The historic heart of the town i.e. Hampi Bazaar and its surroundings are considered sacred ground and you will not find any non-vegetarian food or alcohol being served here. To even find an ATM you will have to come out towards Kamalapur. The town survives mostly through income from tourism, as well as the neighbouring industrial belts. It is also a known centre for weaving. Cotton Ilkal saris from Hampi are famous, as are saris and textiles made out of the locally sourced banana-leaf fibre.
History of an Ancient Town – Kishkindha to Pampa to Hampi
Hampi derives its name from Pampa, the older name of the Tungabhadra river. The earliest archaeological records found here indicate that Hampi was inhabited by settlers as early as the 1st century AD. It is also believed to have been a part of the Mauryan Empire, and after that ruled by the Chalukyas and the Hoysalas. One can still see some surviving specimens of Hoysala temple architecture here.
The city really came into its own in the medieval times with the rise of the Vijayanagar Empire, the last great Hindu kingdom. The Empire was established in 1336, and Hampi as its capital city grew steadily and flourished as a centre for trade in gems, cotton, spices etc. Hampi was, in the 15th century, the second-largest city in the world (Beijing being the largest) and the richest city in India. It was a thriving metropolis, with a highly developed sense of art, architecture, agriculture and infrastructure. The society was multi-ethnic and multi-religious.
In the latter half of the 16th century, the Kingdom fell to the Deccan Sultans, and Hampi was destroyed, pillaged, and then abandoned. Today the ruins of Hampi consist of nearly 1600 monuments, are spread over an area of over 30 sq. km. Anybody who has seen the temples of Angkor Wat would be struck by the similarity in the layouts of the various groups of temples.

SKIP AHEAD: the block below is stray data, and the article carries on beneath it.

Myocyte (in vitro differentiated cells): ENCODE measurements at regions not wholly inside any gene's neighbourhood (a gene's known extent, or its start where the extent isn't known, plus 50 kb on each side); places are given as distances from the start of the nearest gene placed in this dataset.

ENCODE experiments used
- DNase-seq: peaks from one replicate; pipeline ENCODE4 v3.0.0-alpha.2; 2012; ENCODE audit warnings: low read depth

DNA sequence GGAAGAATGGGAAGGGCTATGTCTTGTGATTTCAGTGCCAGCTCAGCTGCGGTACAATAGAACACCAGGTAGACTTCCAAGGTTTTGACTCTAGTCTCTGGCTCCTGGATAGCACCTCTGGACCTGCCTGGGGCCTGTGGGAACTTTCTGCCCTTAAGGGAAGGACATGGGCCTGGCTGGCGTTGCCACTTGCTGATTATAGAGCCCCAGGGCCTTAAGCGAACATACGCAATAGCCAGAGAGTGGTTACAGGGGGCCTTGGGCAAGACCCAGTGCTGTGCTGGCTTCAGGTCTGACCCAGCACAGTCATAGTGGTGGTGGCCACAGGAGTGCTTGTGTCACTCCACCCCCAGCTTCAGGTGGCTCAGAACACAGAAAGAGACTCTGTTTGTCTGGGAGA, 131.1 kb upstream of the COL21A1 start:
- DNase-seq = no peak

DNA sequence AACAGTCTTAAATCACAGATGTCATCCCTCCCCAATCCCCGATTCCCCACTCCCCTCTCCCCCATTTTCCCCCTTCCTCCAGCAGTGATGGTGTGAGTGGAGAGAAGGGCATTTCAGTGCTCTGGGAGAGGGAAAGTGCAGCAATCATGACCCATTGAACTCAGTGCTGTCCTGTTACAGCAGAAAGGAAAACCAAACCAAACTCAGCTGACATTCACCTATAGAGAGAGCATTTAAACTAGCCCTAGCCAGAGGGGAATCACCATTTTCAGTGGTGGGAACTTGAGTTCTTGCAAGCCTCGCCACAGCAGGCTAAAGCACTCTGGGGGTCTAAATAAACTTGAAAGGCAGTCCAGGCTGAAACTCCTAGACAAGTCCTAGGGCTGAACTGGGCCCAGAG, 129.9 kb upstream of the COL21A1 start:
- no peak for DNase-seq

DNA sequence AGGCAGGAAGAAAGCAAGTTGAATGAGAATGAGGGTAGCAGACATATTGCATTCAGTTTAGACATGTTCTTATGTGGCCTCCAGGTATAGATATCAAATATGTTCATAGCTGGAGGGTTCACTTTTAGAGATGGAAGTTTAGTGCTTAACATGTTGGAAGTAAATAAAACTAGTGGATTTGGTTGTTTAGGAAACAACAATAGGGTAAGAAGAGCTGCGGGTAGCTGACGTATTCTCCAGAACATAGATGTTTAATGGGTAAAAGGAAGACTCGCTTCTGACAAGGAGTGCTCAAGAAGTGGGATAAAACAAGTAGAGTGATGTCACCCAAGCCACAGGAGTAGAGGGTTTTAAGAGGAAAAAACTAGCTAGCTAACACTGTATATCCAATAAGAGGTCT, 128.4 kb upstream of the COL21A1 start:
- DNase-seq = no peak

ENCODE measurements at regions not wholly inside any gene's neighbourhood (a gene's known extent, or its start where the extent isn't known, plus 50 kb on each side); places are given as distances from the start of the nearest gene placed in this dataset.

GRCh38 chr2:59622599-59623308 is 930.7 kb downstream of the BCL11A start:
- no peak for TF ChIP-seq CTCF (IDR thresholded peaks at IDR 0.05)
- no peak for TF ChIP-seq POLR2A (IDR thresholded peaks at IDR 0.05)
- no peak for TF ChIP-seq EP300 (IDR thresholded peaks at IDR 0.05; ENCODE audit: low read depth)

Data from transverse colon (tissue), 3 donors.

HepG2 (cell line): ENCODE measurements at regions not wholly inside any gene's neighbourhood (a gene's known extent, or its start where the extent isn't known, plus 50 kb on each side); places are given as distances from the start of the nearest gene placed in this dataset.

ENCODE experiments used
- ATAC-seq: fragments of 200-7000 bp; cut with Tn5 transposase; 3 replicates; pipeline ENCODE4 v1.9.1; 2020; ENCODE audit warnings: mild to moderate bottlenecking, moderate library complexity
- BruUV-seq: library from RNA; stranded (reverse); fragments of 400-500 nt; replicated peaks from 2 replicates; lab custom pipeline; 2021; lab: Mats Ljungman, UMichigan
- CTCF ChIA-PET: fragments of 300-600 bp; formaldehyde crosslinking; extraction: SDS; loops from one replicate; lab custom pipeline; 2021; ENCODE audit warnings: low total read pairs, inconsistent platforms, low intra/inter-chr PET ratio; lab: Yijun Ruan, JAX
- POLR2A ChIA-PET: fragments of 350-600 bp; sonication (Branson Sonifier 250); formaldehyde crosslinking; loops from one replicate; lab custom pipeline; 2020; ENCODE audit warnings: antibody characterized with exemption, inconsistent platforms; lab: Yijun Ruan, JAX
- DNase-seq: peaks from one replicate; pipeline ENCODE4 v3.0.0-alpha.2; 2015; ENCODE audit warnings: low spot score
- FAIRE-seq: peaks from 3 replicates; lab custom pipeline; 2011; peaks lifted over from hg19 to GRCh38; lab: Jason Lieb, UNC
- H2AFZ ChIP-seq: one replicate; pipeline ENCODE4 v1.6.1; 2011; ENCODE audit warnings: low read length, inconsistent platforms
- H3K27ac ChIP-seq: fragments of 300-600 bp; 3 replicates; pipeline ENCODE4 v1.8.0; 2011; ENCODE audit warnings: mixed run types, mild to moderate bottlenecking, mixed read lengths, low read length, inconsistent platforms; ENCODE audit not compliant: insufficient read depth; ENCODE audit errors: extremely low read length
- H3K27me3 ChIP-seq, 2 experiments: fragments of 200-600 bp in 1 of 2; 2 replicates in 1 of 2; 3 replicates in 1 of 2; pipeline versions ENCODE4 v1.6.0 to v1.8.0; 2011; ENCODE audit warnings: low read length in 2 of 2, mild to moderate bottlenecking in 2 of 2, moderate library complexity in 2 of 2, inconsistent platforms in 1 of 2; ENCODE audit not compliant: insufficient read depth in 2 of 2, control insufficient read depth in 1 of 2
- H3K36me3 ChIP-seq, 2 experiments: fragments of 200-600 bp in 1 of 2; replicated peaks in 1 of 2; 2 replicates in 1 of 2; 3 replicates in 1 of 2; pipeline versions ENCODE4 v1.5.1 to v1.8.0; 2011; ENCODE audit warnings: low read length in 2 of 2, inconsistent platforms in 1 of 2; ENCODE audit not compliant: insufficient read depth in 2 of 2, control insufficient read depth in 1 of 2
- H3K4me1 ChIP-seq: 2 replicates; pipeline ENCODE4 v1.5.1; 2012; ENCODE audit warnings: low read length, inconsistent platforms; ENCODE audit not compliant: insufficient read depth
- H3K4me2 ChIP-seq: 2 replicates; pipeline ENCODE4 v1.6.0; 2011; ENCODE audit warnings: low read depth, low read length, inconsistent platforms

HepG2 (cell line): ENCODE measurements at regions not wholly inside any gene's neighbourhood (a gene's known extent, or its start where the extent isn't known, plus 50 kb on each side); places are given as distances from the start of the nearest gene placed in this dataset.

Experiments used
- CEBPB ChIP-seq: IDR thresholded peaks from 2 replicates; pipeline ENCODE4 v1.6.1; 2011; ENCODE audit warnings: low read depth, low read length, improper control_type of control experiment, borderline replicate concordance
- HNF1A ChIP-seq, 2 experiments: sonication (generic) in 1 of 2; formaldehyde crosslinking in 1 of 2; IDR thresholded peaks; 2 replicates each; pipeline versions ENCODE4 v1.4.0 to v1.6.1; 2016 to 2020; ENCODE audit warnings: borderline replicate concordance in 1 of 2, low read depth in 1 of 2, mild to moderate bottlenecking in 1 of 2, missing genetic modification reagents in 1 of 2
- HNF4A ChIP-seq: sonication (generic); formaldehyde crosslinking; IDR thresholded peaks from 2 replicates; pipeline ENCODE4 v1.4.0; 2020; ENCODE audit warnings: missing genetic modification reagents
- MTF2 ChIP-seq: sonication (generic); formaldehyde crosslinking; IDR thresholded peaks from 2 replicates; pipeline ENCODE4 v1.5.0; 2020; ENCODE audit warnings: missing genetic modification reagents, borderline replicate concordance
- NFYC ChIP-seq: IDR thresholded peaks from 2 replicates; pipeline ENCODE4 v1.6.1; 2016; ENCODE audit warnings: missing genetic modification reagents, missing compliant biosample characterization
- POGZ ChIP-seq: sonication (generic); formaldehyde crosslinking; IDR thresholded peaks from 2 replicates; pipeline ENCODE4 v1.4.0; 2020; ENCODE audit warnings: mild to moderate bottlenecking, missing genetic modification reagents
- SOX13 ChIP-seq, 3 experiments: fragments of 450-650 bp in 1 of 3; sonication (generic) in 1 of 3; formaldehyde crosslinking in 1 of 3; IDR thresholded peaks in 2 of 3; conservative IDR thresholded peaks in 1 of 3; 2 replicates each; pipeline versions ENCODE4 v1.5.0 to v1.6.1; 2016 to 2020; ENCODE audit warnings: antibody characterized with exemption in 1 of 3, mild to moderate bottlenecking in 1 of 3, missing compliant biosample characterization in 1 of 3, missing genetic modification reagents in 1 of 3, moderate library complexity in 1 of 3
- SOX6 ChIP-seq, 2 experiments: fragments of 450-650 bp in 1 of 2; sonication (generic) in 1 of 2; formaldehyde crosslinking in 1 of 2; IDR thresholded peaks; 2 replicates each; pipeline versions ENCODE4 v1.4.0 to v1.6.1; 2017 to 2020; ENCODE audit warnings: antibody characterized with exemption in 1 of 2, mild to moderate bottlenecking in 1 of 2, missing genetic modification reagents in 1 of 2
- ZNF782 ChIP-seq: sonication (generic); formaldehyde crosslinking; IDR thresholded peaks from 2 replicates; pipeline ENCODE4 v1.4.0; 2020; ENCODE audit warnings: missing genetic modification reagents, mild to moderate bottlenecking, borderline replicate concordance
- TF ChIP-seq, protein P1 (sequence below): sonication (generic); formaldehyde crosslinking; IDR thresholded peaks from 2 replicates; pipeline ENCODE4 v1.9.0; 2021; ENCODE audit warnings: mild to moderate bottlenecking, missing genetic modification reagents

There is another mythological aspect to Hampi as well. It is believed that Hampi is, in fact, the Kishkindha kingdom mentioned in the Ramayana, where Rama and Laxmana met Sugreeva and Hanuman and stayed for some time before leaving for Lanka. In fact, Anegundi, located across the river from Hampi, has a Hanuman temple as well as a hill called Anjaneya Parvat where Hanuman is supposed to have been born.
Places to see in Hampi
The ruins of Hampi are clustered into groups; the two main groups are – the temples and sacred monuments around the Hampi Bazaar and the royal enclosure near Kamalapur. The Vijay Vitthal temple stands in solitary grandeur about 2km away from the Hampi Bazaar. There are also various hilltops around Hampi with ruins scattered across.
If you have four or five days, you can visit every monument in detail and cover everything easily. However, given that most people only stay in Hampi for two or three days, I’m giving below a list of the most important places to visit in Hampi in two days.
Places to Visit in Hampi in Two Days